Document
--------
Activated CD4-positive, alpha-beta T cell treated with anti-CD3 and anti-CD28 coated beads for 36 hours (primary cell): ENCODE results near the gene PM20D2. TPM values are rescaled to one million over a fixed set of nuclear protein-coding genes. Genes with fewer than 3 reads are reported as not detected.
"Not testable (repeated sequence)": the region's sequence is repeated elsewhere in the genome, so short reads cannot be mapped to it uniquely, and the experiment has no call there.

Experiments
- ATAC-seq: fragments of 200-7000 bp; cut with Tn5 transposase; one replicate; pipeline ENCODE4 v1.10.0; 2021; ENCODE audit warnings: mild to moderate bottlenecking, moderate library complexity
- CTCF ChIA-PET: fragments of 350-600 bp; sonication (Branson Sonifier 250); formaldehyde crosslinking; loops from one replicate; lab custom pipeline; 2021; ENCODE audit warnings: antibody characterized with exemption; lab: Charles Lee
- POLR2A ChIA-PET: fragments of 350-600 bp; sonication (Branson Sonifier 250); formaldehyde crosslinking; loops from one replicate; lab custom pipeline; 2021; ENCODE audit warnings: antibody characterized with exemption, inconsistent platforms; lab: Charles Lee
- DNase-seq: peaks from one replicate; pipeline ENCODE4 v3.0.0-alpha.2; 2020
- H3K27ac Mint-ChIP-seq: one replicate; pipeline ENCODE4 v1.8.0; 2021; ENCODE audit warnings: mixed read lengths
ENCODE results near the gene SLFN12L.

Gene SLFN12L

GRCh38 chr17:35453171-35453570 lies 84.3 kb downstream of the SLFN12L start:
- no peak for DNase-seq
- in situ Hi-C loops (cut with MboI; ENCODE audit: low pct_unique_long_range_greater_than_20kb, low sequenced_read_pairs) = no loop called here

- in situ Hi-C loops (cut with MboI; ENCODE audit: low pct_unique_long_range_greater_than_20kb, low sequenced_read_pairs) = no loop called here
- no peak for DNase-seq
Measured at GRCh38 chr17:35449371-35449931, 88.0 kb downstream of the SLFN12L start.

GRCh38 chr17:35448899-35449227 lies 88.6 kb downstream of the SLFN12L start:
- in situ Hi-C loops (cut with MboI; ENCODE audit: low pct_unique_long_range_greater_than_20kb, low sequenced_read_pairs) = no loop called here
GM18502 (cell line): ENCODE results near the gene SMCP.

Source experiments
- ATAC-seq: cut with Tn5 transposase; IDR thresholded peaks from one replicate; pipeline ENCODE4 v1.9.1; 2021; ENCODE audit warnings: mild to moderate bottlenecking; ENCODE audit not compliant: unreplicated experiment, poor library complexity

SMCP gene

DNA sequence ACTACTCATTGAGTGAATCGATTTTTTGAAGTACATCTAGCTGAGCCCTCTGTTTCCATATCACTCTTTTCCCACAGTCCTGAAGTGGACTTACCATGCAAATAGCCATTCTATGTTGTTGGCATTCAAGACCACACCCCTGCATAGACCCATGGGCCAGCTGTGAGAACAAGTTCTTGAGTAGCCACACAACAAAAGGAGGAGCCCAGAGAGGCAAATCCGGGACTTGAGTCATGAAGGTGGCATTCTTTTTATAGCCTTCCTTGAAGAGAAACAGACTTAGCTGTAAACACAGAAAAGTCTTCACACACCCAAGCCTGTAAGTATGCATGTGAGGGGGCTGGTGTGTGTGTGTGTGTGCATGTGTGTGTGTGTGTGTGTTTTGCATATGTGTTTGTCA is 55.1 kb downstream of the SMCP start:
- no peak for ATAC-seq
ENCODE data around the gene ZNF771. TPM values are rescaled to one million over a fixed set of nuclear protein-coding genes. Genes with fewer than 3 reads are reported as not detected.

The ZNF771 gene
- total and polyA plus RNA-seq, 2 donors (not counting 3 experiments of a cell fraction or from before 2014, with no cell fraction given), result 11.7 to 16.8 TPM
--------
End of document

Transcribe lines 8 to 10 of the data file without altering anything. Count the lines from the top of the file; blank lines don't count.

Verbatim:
- H3K27ac Mint-ChIP-seq: one replicate; pipeline ENCODE4 v1.8.0; 2021; ENCODE audit warnings: mixed read lengths
ENCODE results near the gene SLFN12L.

Gene SLFN12L